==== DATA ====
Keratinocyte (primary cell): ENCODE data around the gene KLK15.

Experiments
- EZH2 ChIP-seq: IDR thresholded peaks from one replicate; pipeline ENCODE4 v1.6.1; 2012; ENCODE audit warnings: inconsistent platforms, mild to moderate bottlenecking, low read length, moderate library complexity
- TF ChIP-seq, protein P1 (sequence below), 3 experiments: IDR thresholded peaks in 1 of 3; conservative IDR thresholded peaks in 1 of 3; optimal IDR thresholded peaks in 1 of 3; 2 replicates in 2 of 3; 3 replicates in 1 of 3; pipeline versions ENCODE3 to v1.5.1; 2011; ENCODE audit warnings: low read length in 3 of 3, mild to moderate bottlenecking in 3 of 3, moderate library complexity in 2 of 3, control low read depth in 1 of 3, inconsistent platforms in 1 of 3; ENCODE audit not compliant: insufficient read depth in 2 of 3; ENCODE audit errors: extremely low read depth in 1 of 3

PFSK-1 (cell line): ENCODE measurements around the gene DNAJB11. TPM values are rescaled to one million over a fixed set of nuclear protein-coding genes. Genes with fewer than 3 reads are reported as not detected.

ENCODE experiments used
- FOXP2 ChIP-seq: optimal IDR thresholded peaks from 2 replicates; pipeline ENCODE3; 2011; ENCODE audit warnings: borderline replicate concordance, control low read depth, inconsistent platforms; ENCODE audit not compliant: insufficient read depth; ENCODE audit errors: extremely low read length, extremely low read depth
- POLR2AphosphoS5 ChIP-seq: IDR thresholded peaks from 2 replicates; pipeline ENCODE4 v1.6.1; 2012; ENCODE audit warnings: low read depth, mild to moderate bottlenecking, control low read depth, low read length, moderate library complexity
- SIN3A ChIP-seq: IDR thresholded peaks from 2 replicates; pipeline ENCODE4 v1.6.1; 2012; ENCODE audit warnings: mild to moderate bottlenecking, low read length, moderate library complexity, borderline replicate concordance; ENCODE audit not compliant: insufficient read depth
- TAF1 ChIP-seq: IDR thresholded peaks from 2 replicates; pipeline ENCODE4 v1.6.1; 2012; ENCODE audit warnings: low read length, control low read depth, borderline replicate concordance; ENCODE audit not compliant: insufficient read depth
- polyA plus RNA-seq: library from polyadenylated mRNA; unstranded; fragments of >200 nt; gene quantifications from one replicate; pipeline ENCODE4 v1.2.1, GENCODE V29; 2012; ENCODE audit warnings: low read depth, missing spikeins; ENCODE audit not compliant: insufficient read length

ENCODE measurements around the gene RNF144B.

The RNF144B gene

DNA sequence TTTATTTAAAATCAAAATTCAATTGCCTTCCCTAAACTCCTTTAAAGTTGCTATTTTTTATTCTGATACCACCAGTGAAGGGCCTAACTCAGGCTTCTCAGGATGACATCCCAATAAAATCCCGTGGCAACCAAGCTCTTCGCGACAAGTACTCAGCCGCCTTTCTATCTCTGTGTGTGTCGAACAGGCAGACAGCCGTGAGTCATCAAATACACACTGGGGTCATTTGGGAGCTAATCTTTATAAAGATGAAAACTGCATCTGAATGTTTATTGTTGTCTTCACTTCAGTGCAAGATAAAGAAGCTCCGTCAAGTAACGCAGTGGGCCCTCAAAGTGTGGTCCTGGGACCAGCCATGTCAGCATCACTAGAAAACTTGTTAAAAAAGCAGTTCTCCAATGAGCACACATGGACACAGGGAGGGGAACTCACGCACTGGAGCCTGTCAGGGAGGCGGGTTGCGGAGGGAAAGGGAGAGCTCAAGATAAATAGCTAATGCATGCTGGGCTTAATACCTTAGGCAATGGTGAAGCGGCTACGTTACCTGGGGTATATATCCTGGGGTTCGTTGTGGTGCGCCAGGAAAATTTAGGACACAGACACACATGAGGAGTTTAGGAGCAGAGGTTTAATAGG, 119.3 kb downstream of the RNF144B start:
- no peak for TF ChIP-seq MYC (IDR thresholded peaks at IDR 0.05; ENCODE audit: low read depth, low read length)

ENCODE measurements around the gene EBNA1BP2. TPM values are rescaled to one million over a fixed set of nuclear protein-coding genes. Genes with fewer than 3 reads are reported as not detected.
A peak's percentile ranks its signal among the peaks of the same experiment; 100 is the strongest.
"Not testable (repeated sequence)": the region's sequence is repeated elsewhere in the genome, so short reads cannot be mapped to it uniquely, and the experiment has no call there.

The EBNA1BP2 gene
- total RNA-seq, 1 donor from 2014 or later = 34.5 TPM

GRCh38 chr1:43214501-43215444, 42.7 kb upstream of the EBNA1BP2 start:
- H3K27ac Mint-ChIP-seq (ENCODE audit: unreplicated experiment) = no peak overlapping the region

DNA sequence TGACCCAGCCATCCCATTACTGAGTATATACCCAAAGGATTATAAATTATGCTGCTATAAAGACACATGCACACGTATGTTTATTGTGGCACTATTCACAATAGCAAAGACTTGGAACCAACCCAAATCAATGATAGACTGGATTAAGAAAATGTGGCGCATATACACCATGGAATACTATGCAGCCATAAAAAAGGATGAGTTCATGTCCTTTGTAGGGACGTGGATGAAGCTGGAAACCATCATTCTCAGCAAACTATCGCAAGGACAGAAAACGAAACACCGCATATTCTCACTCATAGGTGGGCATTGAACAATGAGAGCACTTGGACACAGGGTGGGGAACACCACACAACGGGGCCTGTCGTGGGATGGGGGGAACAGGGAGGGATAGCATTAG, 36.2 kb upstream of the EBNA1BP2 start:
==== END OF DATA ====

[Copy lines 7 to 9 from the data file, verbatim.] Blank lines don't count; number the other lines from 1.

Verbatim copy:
- FOXP2 ChIP-seq: optimal IDR thresholded peaks from 2 replicates; pipeline ENCODE3; 2011; ENCODE audit warnings: borderline replicate concordance, control low read depth, inconsistent platforms; ENCODE audit not compliant: insufficient read depth; ENCODE audit errors: extremely low read length, extremely low read depth
- POLR2AphosphoS5 ChIP-seq: IDR thresholded peaks from 2 replicates; pipeline ENCODE4 v1.6.1; 2012; ENCODE audit warnings: low read depth, mild to moderate bottlenecking, control low read depth, low read length, moderate library complexity
- SIN3A ChIP-seq: IDR thresholded peaks from 2 replicates; pipeline ENCODE4 v1.6.1; 2012; ENCODE audit warnings: mild to moderate bottlenecking, low read length, moderate library complexity, borderline replicate concordance; ENCODE audit not compliant: insufficient read depth